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Biography


    • Victor Marrow was born and raised in the Bible Belt. Yes, he once had a mullet and it was majestic. He has been a janitor, housekeeper, pizza boy, and teacher. He has investigated dangerous parts of the U.S.-Mexico border, advocated for domestic violence victims, and worked with clients on all aspects of the justice spectrum. Exploring the limits of morality, crime, and violence make him a questionable dinner guest. He finds crowds and happiness awkward. He enjoys canvassing cemeteries, courtrooms, and the alleyways of civilization for signs of his tribe. The Pilgrim and the Prophet is his debut novel.

Contact Info


Victor Marrow

Victormarrow1871@gmail.com

Twitter: @marrow_victor

Instagram: victormarrow1871

Website: www.victormarrow.com

Sample Q&A


What is your first novel, The Pilgrim and the Prophet, about?

          • In The Pilgrim and the Prophet, an apocalyptic preacher, Pastor Barker, arrives into a sleepy midwestern town set on installing a violent theocracy. Pastor Barker’s design is to fix America’s moral problems through unflinching violence while building a national movement. Each act of terror and mayhem seems to only bring the fingertips of fanaticism closer around the city of Avarice.

What inspired that first novel?

          • This novel was conceived in 2006 after I went to a haunted house but discovered it was a fanatical hell house. Their violent rhetoric and complete lack of empathy for anyone not in their flock gave birth, in my head, to villain Pastor Simon Barker.

Where do you get your stories from?

          • Varies, sometimes experiences other times just a phrase or image can make me ponder the next story. I’ve been in court, driving, showering, or other social situations that allow me to people watch. I tend to like the clash between fascinating personalities and challenging ethical dilemmas even if it down a dark road.

Does your legal background influence your writing?

          • Somewhat since, in court, attention spans are similar to teenagers so action has to keep moving. Depth can enter via expert witnesses or necessary educational tangents but back to the action. Start lecturing and you lost your audience both in court and fiction. Themes matter more than you’d expect. Also make the facts bleed, any solid case should turn not on overdramatic testimony but the facts emotionally ripping at your soul. I’ve noticed great novels do all of the same things great trial lawyers do in litigation.

What are some of your favorite writers?

          • Bret Easton Ellis, Chuck Palahniuk, Clive Barker, Michael Connelly, Albert Camus, John Grisham, Iceberg Slim, Donald Goines, Ruth Ware

What are some of your favorite novels?

          • The Stranger (Camus), American Psycho (Ellis), Fight Club (Palahniuk), The Street Lawyer (Grisham), The Scarlet Gospels (Barker), Survivor (Palahniuk), In a dark dark wood (Ware), The Brass Verdict (Connelly), The Beach (Garland)

What is the biggest misconception people have about the law?

          • That it is dramatic courtroom moments with the hands of fortune or justice clinging to you. In reality unless you practice criminal law or are a high profile injury lawyer most lawyering is via Microsoft Word. It is the drafting of pleadings, motions, research analysis, and far more like Office Space than what is depicted in popular media. I don’t blame them since a two hour movie on me sending emails to clients searching for a routine document will tickle lawyers but not the rest of the public.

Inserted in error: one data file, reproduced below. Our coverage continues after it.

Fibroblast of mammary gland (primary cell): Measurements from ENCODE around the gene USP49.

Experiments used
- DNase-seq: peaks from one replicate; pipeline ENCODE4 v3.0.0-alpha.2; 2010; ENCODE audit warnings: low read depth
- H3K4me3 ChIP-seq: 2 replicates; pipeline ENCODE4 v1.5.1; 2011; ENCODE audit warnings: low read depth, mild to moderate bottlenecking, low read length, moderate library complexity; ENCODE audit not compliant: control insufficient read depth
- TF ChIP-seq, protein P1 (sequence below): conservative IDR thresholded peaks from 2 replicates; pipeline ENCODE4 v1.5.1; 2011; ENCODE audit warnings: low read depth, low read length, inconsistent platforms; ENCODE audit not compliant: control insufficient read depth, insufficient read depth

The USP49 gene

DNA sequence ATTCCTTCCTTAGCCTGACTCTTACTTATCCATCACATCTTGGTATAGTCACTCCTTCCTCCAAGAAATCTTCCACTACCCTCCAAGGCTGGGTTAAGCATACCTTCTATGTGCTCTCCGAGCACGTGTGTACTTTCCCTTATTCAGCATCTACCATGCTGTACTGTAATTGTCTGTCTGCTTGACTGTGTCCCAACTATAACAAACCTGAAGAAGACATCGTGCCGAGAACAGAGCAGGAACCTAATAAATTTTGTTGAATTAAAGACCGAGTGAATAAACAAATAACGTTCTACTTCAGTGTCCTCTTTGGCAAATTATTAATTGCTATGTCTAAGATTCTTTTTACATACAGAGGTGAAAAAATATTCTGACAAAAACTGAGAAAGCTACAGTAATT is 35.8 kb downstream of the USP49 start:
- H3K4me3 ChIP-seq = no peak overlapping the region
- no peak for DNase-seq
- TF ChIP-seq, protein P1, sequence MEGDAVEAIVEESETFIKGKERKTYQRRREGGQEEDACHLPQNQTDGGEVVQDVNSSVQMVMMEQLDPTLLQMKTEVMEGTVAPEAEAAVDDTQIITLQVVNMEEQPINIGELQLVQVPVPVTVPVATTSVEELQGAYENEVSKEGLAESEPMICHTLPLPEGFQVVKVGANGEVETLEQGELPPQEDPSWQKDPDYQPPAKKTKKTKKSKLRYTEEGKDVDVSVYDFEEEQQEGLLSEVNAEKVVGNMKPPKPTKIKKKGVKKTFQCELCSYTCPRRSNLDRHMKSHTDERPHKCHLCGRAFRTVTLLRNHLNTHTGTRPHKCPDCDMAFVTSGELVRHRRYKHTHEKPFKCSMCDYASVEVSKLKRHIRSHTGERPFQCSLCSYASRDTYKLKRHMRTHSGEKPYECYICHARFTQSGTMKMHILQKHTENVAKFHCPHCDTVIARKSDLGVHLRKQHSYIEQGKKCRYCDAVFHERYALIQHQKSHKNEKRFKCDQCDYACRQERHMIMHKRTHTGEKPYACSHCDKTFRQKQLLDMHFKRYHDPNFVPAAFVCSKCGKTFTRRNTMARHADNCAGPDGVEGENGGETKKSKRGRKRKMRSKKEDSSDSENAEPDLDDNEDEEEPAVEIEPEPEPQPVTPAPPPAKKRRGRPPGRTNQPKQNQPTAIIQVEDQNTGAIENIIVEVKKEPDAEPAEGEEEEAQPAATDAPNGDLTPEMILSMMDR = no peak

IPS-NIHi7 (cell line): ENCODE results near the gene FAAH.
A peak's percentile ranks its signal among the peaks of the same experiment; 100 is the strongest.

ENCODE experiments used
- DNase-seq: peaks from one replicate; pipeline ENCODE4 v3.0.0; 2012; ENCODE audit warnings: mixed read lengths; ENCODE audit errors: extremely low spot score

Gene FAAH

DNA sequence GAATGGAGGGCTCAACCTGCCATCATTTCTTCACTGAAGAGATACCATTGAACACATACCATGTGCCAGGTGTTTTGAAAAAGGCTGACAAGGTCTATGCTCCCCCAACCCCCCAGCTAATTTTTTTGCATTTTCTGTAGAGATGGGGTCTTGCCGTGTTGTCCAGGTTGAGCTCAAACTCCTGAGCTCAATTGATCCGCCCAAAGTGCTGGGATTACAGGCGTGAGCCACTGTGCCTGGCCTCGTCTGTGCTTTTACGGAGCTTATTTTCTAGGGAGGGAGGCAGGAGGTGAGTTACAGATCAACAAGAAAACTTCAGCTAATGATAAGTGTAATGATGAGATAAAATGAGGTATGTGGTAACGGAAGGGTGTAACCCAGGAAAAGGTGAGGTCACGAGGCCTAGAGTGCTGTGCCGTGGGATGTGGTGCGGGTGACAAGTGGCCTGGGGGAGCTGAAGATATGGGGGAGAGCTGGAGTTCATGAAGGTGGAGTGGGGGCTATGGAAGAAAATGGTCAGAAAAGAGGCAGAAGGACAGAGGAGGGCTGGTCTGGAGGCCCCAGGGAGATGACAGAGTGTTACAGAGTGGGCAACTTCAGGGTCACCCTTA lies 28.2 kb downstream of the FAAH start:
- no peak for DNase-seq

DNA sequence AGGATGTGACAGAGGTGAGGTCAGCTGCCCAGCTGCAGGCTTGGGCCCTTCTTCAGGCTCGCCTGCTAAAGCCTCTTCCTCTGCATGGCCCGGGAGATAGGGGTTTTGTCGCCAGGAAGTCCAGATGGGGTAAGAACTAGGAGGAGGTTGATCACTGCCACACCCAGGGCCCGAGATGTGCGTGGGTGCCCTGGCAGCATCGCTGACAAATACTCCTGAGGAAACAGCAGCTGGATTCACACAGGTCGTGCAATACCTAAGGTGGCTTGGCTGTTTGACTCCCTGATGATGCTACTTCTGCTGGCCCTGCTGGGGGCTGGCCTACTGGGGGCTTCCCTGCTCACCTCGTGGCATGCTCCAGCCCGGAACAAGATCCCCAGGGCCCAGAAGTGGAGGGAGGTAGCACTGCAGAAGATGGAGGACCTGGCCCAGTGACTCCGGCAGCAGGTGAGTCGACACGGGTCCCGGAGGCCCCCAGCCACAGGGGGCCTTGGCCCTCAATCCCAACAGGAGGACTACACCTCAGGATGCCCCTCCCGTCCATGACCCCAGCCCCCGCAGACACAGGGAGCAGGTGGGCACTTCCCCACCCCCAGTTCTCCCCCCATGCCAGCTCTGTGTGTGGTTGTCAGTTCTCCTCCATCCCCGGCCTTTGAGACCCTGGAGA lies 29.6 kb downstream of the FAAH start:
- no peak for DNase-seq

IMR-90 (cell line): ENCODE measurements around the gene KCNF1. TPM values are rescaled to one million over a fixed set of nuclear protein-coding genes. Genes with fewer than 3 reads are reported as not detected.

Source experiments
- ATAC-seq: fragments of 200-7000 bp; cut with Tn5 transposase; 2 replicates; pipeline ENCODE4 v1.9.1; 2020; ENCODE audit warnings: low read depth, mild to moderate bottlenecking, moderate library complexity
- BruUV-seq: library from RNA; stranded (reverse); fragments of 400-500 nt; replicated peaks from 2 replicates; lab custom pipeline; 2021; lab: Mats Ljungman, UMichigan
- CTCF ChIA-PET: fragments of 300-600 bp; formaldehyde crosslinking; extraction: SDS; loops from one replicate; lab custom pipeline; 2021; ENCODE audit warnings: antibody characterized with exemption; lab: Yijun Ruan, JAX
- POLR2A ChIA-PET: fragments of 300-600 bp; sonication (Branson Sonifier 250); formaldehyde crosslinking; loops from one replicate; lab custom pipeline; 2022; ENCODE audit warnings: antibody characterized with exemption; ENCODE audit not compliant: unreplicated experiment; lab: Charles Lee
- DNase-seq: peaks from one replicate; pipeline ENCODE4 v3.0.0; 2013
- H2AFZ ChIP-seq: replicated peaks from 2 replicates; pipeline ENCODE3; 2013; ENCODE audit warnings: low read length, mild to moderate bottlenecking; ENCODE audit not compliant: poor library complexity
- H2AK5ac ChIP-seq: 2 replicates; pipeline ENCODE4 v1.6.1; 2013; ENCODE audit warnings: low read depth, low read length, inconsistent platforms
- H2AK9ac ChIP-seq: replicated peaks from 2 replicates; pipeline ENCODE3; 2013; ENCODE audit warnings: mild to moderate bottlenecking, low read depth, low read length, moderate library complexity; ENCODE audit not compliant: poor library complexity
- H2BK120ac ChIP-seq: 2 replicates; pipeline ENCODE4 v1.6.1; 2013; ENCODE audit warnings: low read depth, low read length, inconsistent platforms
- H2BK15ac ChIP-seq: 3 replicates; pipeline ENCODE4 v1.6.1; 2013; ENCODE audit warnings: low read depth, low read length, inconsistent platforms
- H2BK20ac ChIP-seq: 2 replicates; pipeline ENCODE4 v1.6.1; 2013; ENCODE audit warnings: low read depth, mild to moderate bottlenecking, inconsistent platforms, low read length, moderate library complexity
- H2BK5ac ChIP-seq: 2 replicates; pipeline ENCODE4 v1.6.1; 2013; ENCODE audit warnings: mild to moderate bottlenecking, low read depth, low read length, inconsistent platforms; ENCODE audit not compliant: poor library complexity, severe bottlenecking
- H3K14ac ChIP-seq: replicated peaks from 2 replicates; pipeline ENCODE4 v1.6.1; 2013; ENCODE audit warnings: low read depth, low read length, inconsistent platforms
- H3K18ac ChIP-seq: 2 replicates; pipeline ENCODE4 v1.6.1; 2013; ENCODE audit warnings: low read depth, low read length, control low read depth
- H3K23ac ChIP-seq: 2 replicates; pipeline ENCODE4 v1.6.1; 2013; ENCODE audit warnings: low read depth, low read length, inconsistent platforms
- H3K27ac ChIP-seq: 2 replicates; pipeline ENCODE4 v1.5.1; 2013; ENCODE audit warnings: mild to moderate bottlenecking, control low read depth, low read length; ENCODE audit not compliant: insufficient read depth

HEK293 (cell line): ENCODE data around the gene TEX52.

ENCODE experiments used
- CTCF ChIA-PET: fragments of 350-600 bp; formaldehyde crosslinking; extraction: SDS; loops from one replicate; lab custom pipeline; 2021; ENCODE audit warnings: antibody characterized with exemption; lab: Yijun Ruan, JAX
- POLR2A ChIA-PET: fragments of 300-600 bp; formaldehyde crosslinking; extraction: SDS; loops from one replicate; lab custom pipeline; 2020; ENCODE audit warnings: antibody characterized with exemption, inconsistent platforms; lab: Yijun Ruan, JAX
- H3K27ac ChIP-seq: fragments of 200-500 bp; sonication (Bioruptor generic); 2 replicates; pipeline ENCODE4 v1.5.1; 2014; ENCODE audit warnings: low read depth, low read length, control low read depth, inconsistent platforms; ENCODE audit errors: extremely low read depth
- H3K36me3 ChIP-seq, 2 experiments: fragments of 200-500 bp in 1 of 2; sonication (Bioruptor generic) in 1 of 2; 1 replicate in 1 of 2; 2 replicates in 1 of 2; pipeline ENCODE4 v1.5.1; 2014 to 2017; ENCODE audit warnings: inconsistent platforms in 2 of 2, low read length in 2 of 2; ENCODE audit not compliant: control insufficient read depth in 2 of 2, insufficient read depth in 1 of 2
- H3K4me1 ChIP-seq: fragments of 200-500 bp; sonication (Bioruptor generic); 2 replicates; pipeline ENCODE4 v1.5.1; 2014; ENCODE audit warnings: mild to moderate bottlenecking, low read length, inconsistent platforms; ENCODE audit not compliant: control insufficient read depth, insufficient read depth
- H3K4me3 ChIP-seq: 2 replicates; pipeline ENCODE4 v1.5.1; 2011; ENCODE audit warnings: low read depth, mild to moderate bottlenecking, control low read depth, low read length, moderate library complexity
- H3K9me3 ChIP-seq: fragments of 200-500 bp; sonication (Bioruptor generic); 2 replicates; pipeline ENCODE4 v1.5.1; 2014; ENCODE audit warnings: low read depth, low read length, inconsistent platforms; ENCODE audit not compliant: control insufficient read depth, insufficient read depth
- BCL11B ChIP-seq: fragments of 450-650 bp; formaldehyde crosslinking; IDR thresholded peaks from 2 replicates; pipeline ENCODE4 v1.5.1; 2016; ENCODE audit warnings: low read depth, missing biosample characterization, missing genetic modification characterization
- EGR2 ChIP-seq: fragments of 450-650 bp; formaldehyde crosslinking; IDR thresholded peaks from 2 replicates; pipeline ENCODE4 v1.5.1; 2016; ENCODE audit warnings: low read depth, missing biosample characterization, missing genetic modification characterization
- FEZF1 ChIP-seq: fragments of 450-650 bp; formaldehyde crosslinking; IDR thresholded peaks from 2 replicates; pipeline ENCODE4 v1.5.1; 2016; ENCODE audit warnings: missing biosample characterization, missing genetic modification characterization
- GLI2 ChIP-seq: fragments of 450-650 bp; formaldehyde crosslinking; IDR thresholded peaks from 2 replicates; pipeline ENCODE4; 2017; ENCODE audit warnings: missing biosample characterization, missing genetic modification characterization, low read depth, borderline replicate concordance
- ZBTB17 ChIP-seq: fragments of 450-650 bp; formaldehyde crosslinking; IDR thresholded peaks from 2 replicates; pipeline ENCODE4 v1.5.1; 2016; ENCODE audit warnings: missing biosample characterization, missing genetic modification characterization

What type of cases have you worked?

          • Rape, murder, domestic violence, theft, drug trafficking, asbestos litigation, dog bites, traffic tickets, haunted house sprinkler systems not working, you name it I’ve probably done it. There are a handful of comedic and heartbreaking cases that have stayed with me through the years.

Why do you wear a mask?

          • Why do you, interviewer, wear that human mask? Yes I just plagiarized from Donnie Darko but that’s a phenomenal film. Plus my mother claims they based Donnie Darko on me but I told her she needs to cut down on her drinking. Anyways, I wear a mask to protect my identity given my daytime job is sensitive as is my respect for my family’s privacy. My subject matter tends to be pretty bleak. My mask allows loved ones to be vaguely immunized from my depraved literary journeys into the darkness. They still have to live with me and so not really a bargain I guess. I’ve also worked enough predator cases to know a layer of privacy is a nice starting point. I’ve had at least one client murdered due to compromised safety so that reminded me to be wary of any humans. That said, I’m also cynical enough to know my identity will be determined, sooner or later, but at least I’ve attempted to set up safeguards so that daytime lawyer and author Victor Marrow are two distinct persons. If you were hoping it was some furry fetish or robot S&M thing I’m sorry to let you down.

Are any of your stories based on actual cases you handled?

          • Lucky for my clients no, not at all. I like keeping those world separate.  That said, I’ve come across some pretty depraved violence and witnessed some unnerving forensic interviews with predators. The trippy thing is that while my work may be too dark, violent, and bizarre for some we could open any prosecutor or injury lawyer’s file cabinet (laptop drive) and you’d see a level of barbaric disregard for human suffering that makes my novels sterile. Or ask an EMT who has responded to a mass shooting involving children about that scene and your heart will shatter faster than any reading of fiction author chapters. My goal is to provide a glimpse into the dark, meet some strange characters, try to sort out a philosophic dilemma, and give someone escapism into a bleak optimist adventure. I find beauty in the discarded souls clawing their way through an imperfect life.